`Hold Your Nose' and Buy Beaten Italian Banks, Investors Say
(Bloomberg) -- The latest jolt to European political stability may be an opportune time to snap up Italian banking shares, many of which have just resurfaced from years of being in the doldrums.
“It’s definitely a close-your-eyes and hold-your-nose purchase,” said Ben Kumar, a London-based money manager at Seven Investment Management, which manages about $16 billion. “Unless you think that the euro zone is going to let Italy fail, there should be upside from here.”
The growing political crisis in Italy hit bank shares again on Tuesday with Intesa Sanpaolo SpA and UniCredit SpA among the worst performers in Europe. Pro-and anti-European forces are clashing in Rome, with another election expected as early as September after parties failed to form a government in the wake of a poll in March.
The current selloff evokes memories of the roller-coaster days in 2011 and 2012 when Italy, along with Spain, was struggling to weather the euro zone’s sovereign-debt crisis. Italian banks emerged from the crisis as among the weakest in the region and made huge efforts in the following years to revamp. Lenders raised about 23 billion euros ($26.6 billion) of fresh funds last year and 4 billion euros was provided by the state for the recapitalization of Banca Monte dei Paschi di Siena SpA.
UniCredit CEO Jean Pierre Mustier tried to calm markets on Tuesday, saying in an interview with Bloomberg TV that the current situation wasn’t comparable to the previous sovereign-debt crisis, because the economy was strong, banks have strengthened their balance sheets and clients were upbeat.
“There’s no fear in Italy, let’s be clear about that,” he said. “There may be fear in the international media but there is no fear in Italy when you speak to normal people in the street or you speak to companies.”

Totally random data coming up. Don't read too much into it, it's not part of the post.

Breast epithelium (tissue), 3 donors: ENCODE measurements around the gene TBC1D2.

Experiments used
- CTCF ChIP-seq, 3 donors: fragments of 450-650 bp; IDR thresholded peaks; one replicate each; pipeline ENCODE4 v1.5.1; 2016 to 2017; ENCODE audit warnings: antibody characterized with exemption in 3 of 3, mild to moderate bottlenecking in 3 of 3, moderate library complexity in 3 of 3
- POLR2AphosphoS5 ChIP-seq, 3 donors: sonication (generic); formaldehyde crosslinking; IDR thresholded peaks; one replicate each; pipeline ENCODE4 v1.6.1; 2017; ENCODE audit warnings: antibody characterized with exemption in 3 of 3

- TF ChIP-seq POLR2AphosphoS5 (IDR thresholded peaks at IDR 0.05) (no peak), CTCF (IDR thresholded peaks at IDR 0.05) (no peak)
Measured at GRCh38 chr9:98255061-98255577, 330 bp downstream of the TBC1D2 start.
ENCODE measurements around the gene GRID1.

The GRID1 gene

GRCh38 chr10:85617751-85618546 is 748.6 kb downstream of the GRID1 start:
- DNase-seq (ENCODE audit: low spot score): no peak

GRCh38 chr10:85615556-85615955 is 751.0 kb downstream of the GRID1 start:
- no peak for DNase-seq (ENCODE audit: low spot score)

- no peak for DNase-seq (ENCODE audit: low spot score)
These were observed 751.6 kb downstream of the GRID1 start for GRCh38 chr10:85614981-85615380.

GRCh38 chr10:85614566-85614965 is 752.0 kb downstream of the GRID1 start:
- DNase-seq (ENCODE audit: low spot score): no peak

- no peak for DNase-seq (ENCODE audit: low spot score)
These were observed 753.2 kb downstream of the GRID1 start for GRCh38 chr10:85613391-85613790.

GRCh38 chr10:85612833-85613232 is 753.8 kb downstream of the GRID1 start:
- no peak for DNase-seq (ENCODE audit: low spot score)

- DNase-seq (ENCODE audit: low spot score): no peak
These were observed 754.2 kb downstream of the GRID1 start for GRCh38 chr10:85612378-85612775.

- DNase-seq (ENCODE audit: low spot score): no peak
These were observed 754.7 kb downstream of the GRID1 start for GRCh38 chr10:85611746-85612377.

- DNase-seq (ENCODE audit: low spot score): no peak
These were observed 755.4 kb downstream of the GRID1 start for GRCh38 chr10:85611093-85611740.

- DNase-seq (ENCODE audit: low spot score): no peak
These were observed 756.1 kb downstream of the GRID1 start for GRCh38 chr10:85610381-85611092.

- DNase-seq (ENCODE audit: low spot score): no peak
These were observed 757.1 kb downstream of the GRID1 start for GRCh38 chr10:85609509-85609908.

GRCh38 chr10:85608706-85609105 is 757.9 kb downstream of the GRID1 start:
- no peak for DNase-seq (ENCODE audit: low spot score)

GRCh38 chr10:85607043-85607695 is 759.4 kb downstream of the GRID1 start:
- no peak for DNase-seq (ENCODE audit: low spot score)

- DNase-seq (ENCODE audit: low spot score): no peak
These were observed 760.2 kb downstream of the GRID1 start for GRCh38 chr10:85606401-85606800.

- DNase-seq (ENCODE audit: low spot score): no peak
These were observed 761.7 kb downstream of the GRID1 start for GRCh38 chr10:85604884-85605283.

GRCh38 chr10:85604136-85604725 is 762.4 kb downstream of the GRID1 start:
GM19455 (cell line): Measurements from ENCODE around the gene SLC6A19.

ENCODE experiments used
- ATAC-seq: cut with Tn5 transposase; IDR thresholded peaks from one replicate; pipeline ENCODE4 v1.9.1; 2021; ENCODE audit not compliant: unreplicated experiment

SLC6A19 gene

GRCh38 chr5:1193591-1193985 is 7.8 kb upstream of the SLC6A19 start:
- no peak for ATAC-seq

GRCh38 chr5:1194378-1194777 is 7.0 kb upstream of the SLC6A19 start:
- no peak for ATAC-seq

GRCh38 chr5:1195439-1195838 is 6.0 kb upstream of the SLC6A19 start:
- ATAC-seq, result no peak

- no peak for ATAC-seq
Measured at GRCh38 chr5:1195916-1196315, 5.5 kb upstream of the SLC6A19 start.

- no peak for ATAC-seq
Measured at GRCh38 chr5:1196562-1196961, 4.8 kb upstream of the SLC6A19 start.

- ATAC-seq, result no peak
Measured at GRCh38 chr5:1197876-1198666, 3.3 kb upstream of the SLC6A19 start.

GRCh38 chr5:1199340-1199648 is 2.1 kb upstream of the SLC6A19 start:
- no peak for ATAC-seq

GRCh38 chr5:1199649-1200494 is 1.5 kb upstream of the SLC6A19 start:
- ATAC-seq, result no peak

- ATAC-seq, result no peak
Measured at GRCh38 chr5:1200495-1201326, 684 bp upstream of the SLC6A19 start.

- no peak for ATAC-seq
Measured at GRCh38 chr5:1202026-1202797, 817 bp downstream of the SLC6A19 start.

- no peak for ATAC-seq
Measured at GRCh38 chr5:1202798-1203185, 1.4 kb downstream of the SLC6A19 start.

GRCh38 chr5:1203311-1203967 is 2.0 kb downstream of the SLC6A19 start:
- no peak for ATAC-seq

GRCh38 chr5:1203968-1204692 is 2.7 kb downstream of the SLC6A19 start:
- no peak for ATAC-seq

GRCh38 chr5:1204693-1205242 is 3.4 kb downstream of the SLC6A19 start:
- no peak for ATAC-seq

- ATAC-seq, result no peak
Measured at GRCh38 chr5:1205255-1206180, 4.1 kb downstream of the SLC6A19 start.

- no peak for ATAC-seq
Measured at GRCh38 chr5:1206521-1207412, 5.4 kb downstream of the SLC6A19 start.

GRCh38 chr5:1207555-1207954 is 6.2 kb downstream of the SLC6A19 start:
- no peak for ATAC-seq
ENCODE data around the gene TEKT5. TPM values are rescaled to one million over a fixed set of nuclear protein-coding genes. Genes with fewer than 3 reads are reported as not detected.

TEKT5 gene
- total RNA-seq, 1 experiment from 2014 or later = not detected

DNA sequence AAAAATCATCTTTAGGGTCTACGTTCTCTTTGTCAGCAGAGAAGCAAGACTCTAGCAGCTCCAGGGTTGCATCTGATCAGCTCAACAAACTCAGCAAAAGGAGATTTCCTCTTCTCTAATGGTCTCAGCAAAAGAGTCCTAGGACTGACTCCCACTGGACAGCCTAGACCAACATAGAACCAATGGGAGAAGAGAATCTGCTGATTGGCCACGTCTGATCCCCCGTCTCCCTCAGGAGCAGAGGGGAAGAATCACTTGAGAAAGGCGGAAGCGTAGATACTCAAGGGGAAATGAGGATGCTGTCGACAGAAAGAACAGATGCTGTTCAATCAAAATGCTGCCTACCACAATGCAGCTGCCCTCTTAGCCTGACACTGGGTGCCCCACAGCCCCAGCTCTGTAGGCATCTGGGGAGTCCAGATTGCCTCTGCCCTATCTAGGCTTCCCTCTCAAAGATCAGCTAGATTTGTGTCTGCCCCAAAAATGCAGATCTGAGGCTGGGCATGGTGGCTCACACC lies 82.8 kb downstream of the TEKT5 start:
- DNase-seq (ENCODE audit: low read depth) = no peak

Still, the political turmoil over the past two weeks has rocked Italian markets as the country’s euro-skeptic populist parties began mobilizing for an early election and investors weighed the risk of Italy leaving the euro zone. The nation’s banks, which are down 23 percent over the past two weeks, double the size of the retreat in the benchmark stock index, have been in the spotlight because of the new government’s proposals that may reverse years of efforts to strengthen the banking system.
Banks including Banco BPM SpA, Unione di Banche Italiane SpA, Intesa Sanpaolo and UniCredit, have been the worst performers among Italian stocks since May 15. The sell-off has been so strong that Italian financial shares, which have been trading at a premium over European banking stocks throughout this year, are now valued at the steepest discount relative to regional peers in 15 months.
Measures introduced by the outgoing Democratic Party government, including a loan guarantee and rules to make recovery easier, helped Italian banks cut their pile of non-performing loans by about 25 percent since 2015 to 270 billion euros. They also sparked a thriving market for Italian non-performing loan sales.
“Italian banks are now stronger than in the past in terms of capital and are on a positive restructuring trend for both cost-cutting and reduction in non-performing loans,” said analysts, including head of equities Diego Franzin at Amundi Asset Management, which oversees about 1.4 trillion euros, in a note. “In the short term, we keep a prudent view, but when we see more clarity in the political landscape, Italian banks could rebound thanks to their cheap valuations.”
While Italian banks have “sound fundamentals” and are trading at a discount to European peers, according to Credit Suisse Group AG, further political uncertainty could boost banks’ cost of risk and endanger the pace at which they can cut their non-performing exposures.
“People haven’t had a good panic about the euro zone in a while,” Seven Investment’s Kumar said. “But things like European banks, including Italian ones, start to look really interesting here.”
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